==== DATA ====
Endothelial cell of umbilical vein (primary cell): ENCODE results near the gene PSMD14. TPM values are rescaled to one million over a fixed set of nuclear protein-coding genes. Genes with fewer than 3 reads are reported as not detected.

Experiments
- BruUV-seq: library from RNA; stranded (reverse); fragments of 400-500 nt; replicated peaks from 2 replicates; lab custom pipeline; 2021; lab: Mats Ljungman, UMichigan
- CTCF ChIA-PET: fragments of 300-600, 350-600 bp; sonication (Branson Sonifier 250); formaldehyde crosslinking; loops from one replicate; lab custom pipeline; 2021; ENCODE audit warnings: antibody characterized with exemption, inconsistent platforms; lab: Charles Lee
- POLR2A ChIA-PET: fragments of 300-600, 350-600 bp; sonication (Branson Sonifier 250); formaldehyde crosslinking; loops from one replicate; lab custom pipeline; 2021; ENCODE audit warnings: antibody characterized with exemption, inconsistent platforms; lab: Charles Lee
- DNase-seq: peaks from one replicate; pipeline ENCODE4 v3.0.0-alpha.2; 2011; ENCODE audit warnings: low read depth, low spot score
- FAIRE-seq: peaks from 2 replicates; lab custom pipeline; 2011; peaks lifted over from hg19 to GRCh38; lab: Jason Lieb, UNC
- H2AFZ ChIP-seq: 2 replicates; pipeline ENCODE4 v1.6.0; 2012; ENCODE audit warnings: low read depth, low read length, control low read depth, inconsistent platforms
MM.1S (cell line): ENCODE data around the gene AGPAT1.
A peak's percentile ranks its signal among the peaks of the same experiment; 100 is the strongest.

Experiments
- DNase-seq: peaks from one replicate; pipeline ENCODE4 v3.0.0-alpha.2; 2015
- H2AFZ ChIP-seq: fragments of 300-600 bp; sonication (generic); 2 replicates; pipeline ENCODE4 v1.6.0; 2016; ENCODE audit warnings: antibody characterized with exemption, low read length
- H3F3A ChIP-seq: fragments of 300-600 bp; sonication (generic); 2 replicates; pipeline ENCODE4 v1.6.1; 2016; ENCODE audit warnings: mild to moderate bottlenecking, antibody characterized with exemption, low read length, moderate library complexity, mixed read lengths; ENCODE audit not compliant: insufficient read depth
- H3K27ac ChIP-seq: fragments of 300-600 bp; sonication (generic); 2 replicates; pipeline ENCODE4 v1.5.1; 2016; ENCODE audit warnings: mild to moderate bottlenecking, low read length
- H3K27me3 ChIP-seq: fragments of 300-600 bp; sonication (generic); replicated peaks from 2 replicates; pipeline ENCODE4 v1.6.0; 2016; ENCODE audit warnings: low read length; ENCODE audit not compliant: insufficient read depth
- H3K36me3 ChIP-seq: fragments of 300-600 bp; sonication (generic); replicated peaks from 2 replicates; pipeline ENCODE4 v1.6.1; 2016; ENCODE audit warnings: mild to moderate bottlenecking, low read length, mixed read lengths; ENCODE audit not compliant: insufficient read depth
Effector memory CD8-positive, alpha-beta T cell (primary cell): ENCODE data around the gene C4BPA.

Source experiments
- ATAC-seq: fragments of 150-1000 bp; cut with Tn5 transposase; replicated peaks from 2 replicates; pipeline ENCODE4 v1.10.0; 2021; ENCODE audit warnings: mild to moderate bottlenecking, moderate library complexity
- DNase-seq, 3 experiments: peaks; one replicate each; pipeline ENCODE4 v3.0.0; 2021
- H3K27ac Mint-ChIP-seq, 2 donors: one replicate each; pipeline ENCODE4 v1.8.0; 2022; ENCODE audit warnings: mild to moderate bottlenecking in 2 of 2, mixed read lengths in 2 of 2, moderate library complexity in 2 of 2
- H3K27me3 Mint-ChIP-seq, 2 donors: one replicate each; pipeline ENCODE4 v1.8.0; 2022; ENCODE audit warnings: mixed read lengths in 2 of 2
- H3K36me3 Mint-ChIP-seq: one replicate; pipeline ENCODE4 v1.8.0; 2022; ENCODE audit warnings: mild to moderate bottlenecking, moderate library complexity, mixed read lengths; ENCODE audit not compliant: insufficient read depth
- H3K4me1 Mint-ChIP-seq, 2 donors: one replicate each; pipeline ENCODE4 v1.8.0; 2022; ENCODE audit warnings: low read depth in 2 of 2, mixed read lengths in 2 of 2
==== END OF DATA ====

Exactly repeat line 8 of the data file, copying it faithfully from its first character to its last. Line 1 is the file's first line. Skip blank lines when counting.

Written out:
- H2AFZ ChIP-seq: 2 replicates; pipeline ENCODE4 v1.6.0; 2012; ENCODE audit warnings: low read depth, low read length, control low read depth, inconsistent platforms